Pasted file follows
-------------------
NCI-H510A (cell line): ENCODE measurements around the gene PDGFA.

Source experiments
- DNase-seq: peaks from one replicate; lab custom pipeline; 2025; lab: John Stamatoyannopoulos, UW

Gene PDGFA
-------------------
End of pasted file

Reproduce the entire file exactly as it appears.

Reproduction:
NCI-H510A (cell line): ENCODE measurements around the gene PDGFA.

Source experiments
- DNase-seq: peaks from one replicate; lab custom pipeline; 2025; lab: John Stamatoyannopoulos, UW

Gene PDGFA